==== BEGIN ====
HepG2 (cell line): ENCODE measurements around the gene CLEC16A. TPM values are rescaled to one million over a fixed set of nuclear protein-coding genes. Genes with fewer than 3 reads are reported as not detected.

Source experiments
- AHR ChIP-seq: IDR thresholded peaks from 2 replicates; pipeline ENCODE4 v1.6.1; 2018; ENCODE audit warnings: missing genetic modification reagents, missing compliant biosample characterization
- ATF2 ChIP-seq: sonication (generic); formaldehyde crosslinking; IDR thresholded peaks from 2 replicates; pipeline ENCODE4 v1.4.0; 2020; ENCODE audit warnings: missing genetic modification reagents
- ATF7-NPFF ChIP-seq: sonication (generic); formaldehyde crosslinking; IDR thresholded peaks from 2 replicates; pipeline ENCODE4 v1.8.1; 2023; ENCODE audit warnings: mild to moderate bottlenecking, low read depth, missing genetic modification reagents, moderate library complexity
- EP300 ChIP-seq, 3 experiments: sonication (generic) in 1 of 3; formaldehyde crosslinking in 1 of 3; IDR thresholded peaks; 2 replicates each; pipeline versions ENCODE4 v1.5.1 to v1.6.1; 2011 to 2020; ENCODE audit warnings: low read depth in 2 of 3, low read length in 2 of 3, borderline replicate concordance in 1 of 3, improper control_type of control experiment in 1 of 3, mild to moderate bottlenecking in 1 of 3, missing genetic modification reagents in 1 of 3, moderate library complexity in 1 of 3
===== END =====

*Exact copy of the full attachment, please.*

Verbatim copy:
HepG2 (cell line): ENCODE measurements around the gene CLEC16A. TPM values are rescaled to one million over a fixed set of nuclear protein-coding genes. Genes with fewer than 3 reads are reported as not detected.

Source experiments
- AHR ChIP-seq: IDR thresholded peaks from 2 replicates; pipeline ENCODE4 v1.6.1; 2018; ENCODE audit warnings: missing genetic modification reagents, missing compliant biosample characterization
- ATF2 ChIP-seq: sonication (generic); formaldehyde crosslinking; IDR thresholded peaks from 2 replicates; pipeline ENCODE4 v1.4.0; 2020; ENCODE audit warnings: missing genetic modification reagents
- ATF7-NPFF ChIP-seq: sonication (generic); formaldehyde crosslinking; IDR thresholded peaks from 2 replicates; pipeline ENCODE4 v1.8.1; 2023; ENCODE audit warnings: mild to moderate bottlenecking, low read depth, missing genetic modification reagents, moderate library complexity
- EP300 ChIP-seq, 3 experiments: sonication (generic) in 1 of 3; formaldehyde crosslinking in 1 of 3; IDR thresholded peaks; 2 replicates each; pipeline versions ENCODE4 v1.5.1 to v1.6.1; 2011 to 2020; ENCODE audit warnings: low read depth in 2 of 3, low read length in 2 of 3, borderline replicate concordance in 1 of 3, improper control_type of control experiment in 1 of 3, mild to moderate bottlenecking in 1 of 3, missing genetic modification reagents in 1 of 3, moderate library complexity in 1 of 3